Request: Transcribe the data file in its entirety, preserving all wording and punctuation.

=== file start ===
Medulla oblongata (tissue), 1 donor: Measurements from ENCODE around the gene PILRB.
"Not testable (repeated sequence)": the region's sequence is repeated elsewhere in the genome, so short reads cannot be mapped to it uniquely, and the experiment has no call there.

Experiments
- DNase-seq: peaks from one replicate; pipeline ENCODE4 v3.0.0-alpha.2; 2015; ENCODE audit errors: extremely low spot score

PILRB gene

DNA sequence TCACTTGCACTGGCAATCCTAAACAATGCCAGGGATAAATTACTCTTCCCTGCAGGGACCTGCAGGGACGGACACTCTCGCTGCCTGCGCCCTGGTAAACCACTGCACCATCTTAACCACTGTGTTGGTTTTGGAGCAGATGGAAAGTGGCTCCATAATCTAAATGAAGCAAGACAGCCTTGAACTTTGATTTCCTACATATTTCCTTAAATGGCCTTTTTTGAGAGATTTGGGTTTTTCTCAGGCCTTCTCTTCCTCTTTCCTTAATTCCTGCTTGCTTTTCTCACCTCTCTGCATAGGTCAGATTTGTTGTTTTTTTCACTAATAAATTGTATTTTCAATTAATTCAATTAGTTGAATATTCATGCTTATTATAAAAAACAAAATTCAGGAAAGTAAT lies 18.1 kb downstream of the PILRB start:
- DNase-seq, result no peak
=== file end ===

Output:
Medulla oblongata (tissue), 1 donor: Measurements from ENCODE around the gene PILRB.
"Not testable (repeated sequence)": the region's sequence is repeated elsewhere in the genome, so short reads cannot be mapped to it uniquely, and the experiment has no call there.

Experiments
- DNase-seq: peaks from one replicate; pipeline ENCODE4 v3.0.0-alpha.2; 2015; ENCODE audit errors: extremely low spot score

PILRB gene

DNA sequence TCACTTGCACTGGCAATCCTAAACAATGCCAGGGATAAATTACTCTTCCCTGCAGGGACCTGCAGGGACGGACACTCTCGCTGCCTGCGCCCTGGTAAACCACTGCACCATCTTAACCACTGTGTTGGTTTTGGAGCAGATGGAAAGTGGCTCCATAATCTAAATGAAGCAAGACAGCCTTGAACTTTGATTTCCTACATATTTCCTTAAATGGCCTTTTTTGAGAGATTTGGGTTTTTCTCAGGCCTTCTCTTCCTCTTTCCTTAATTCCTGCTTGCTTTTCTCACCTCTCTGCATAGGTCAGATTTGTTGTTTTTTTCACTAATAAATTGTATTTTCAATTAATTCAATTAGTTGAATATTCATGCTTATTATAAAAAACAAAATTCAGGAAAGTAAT lies 18.1 kb downstream of the PILRB start:
- DNase-seq, result no peak